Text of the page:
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Thursday, Oct 17, 2019

Mohammad Azharuddin elected President of Hyderabad Cricket Association

Mohammad Azharuddin polled 173 votes while his opponent Prakash Chand Jain got 73 votes. His entire panel won their respective contests.

cricket Updated: Sep 28, 2019 08:18 IST
Sanjjeev K Samyal & Rajesh Pansare
Sanjjeev K Samyal & Rajesh Pansare
Hindustan Times, Mumbai
Former cricketer Mohammad Azharuddin addresses a press conference.
Former cricketer Mohammad Azharuddin addresses a press conference.(AP)

Mohammad Azharuddin is back in the cricketing fold, 19 years after he was banned for life by the BCCI for his alleged role in the match-fixing scandal that rocked the sport.

On Friday, the former India captain was elected as the president of the Hyderabad Cricket Association (HCA) after a comprehensive victory. He got 173 votes against his opponent Prakash Chand Jain’s 73 votes.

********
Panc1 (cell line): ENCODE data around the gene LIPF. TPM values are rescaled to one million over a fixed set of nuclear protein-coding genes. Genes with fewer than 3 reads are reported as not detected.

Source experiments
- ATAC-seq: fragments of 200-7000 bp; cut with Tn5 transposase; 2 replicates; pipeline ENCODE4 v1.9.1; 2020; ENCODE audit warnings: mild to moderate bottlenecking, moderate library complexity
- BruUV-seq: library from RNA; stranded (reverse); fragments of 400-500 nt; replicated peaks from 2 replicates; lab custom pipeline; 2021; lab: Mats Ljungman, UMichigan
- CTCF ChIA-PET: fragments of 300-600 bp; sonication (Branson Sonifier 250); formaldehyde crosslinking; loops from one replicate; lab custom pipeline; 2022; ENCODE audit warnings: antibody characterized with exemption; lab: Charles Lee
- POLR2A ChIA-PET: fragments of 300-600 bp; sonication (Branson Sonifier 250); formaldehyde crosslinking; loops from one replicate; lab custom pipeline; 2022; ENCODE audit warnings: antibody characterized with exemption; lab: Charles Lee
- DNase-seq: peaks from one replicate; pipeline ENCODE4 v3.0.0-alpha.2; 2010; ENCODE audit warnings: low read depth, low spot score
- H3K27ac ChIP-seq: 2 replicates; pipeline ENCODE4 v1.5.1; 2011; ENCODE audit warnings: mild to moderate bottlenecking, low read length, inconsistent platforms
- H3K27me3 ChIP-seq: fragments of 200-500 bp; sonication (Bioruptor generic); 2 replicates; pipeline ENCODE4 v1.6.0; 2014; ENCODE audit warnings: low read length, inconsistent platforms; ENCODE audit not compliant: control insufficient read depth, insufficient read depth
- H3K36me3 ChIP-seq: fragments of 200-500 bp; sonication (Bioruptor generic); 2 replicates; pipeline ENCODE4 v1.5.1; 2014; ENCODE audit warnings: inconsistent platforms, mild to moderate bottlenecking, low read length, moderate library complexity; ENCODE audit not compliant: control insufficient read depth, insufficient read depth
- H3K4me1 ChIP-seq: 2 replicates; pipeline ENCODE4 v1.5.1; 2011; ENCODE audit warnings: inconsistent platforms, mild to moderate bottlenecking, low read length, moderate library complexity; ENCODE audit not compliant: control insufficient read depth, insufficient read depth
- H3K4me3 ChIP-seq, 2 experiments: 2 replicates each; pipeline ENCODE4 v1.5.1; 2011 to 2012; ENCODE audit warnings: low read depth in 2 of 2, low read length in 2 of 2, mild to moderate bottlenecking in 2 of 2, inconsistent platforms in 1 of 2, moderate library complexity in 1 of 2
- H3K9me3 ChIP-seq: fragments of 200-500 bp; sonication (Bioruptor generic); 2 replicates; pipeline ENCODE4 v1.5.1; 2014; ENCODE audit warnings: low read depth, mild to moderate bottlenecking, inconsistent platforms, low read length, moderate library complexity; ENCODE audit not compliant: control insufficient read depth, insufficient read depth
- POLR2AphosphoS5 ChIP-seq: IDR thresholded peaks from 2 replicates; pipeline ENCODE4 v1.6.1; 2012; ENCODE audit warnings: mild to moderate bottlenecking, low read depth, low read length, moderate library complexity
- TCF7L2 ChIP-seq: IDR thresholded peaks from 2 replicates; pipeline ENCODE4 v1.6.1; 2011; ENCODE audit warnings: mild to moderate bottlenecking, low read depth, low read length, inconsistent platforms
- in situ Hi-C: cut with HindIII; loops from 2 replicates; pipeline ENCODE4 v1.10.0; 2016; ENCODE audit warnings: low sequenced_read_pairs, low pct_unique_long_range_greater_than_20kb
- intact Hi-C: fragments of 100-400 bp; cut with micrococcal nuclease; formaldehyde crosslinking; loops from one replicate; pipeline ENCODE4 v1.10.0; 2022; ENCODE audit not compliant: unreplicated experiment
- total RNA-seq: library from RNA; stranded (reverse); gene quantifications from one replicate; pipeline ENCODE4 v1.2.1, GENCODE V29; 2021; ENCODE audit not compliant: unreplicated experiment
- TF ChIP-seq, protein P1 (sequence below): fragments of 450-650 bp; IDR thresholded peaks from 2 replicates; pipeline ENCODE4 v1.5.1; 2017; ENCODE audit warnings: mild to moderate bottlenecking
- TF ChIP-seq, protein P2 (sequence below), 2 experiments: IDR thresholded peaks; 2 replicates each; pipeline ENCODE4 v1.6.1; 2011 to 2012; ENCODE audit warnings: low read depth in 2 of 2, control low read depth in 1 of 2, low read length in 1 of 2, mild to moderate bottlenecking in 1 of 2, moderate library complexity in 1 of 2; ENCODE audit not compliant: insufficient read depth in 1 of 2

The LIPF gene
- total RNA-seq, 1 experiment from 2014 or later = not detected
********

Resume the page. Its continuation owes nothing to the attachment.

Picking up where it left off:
Azharuddin, who always insisted he was innocent, got a reprieve in 2012 when a division bench of the Andhra Pradesh High Court called the BCCI’s life ban illegal. He wanted to contest the HCA election in 2017 as well but his nomination was rejected on technical grounds.

Azharuddin played 99 Tests and 334 ODIs for India and under his stewardship India never lost a series on home soil.

“As a cricketer, who has played at the highest level of the game, I can represent the association in a better way. I would like to ensure that Hyderabad cricket is benefited in a big way. It is much easier than being captain of the Indian team,” said Azharuddin addressing the media after his victory.